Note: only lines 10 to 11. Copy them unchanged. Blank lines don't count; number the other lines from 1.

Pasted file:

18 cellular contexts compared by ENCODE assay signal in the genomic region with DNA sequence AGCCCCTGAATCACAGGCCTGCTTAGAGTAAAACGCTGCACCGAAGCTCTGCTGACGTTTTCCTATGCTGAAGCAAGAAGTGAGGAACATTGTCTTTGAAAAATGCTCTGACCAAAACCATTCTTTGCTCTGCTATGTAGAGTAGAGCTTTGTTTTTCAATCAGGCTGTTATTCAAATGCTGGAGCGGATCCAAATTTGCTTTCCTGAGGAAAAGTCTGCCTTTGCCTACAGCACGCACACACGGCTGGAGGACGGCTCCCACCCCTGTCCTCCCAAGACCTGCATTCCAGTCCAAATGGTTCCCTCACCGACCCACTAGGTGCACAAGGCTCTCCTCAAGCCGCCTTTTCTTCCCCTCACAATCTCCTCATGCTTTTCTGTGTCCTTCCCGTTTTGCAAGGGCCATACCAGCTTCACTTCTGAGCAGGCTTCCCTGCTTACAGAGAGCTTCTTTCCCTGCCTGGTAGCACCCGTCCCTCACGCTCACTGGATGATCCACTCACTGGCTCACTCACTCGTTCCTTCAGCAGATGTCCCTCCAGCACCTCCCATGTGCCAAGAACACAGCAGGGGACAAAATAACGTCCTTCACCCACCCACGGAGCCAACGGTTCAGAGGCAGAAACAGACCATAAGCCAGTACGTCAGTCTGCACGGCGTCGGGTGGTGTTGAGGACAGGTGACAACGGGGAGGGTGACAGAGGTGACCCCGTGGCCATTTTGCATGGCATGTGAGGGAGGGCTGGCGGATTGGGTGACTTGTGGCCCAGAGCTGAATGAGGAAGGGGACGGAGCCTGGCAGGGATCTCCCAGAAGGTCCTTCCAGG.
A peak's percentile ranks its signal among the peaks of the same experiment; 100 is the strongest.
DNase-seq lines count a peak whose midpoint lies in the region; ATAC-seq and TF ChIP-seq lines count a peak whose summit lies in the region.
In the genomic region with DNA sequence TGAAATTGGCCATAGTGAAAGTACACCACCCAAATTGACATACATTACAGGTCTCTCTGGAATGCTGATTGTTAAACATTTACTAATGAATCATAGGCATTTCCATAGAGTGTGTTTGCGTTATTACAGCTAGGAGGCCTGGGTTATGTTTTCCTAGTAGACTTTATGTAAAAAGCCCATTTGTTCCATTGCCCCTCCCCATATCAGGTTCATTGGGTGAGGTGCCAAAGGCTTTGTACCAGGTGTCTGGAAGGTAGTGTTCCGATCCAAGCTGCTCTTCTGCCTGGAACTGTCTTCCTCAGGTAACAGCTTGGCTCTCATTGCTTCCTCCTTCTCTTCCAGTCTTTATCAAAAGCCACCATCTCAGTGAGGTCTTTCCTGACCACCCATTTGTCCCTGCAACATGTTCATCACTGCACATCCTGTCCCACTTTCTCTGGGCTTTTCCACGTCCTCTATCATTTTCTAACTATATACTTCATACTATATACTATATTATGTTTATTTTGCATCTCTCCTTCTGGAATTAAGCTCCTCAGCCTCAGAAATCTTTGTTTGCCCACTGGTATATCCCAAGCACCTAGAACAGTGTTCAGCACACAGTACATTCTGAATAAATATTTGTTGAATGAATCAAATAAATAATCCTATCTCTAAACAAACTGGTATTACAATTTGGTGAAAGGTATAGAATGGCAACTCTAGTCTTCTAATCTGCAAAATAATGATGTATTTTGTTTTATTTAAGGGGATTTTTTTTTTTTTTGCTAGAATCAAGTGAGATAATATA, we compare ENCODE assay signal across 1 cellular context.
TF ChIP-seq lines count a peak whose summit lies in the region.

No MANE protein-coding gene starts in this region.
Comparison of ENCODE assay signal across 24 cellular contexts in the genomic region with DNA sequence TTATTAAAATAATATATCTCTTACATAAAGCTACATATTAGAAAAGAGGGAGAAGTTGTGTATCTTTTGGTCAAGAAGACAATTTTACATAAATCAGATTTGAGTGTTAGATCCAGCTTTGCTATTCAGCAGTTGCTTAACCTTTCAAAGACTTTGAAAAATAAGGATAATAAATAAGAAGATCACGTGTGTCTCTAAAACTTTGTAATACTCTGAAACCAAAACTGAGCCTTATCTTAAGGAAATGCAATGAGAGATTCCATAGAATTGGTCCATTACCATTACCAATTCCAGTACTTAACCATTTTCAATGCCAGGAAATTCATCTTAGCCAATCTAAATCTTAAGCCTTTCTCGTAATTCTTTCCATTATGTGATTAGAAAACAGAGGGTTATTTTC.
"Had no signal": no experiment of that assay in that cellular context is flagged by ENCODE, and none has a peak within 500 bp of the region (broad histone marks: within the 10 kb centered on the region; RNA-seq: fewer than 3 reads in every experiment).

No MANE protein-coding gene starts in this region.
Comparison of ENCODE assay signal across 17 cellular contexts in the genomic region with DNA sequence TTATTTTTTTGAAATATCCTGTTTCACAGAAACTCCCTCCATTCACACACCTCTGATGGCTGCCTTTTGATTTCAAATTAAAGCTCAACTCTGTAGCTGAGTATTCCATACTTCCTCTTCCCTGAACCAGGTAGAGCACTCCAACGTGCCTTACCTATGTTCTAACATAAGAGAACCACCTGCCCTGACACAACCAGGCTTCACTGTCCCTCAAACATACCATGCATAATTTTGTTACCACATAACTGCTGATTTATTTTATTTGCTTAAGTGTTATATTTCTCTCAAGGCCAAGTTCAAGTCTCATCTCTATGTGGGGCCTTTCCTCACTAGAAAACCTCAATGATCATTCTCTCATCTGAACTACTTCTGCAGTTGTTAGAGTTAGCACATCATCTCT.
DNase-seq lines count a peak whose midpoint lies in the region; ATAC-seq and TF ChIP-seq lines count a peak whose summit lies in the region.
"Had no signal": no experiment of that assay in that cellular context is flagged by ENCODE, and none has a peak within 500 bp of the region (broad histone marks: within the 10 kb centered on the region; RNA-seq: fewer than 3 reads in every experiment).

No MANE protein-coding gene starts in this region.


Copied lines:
Comparison of ENCODE assay signal across 17 cellular contexts in the genomic region with DNA sequence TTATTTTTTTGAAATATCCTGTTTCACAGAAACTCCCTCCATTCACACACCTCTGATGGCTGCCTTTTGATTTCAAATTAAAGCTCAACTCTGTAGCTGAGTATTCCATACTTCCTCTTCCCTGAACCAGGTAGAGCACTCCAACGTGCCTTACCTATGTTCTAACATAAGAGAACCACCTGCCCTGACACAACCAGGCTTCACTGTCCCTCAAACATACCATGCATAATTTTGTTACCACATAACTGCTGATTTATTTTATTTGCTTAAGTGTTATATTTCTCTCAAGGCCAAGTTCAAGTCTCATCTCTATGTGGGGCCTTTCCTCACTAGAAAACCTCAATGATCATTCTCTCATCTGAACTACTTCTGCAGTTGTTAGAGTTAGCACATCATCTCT.
DNase-seq lines count a peak whose midpoint lies in the region; ATAC-seq and TF ChIP-seq lines count a peak whose summit lies in the region.